Diabetes can cause nerve damage (also known as diabetes peripheral neuropathy - DPN) and poor blood flow or circulation to the legs and feet (also known as peripheral arterial disease - PAD). As a result, people with diabetes are less likely to feel a foot injury, such as a blister or cut. Diabetes can make these injuries more difficult to heal. Unnoticed and untreated, even small foot injuries can quickly become infected, potentially leading to serious complications.
You should have your health care professional check your feet at each visit, but in the interim, you need to know the signs of trouble.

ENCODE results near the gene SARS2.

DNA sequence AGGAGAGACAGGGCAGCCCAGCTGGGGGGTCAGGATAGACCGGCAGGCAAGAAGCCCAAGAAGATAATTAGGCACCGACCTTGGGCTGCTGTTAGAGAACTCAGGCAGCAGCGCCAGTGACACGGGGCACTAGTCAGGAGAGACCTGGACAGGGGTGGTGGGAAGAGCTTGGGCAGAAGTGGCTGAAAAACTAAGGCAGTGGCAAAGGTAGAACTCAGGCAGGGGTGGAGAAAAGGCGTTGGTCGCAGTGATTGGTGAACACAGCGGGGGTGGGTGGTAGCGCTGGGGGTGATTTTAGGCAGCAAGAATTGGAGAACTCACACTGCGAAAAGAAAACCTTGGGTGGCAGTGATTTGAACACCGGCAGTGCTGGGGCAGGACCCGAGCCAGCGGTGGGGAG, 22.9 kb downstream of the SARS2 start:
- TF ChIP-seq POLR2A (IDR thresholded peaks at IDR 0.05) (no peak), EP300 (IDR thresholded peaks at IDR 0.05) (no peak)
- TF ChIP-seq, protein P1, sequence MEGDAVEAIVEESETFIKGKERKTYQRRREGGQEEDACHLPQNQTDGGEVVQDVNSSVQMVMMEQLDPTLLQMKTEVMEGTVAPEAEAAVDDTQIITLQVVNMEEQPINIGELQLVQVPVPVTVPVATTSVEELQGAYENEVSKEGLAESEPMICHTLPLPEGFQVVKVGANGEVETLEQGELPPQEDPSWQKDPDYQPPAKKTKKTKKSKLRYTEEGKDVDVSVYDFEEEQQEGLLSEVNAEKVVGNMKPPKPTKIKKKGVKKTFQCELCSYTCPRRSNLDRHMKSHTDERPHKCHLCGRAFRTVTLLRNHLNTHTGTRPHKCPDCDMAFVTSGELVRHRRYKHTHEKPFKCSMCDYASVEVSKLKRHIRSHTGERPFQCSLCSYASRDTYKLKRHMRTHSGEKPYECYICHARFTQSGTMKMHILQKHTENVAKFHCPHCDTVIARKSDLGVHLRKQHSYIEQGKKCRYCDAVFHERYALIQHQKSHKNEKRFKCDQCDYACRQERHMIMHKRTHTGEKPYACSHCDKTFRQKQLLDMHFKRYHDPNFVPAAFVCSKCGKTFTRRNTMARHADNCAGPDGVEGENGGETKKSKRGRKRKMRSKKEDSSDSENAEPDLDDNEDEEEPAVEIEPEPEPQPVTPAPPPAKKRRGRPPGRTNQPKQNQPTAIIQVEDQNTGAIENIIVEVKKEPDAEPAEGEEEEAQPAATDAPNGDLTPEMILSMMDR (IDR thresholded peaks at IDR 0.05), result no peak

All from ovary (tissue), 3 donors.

Signs Of Foot Problems
- Painful, tingling or numb feet
- Feet feel like locks of wood
- Feet changing shape
- One foot is significantly different from the other
- Dry, Calloused or cracked feet
- Sores and blisters for no apparent reason
What You Can Do
- Control your blood glucose levels
- Get your health care provider to trim your toe nails and any callouses
- Have your shoes professionally fitted
- Avoid too much walking
- Wash a sore or blister with warm water, dry properly, cover with a bandage and see your health care professional today
- Start a Nutrition Therapy designed to treat Neuropathy.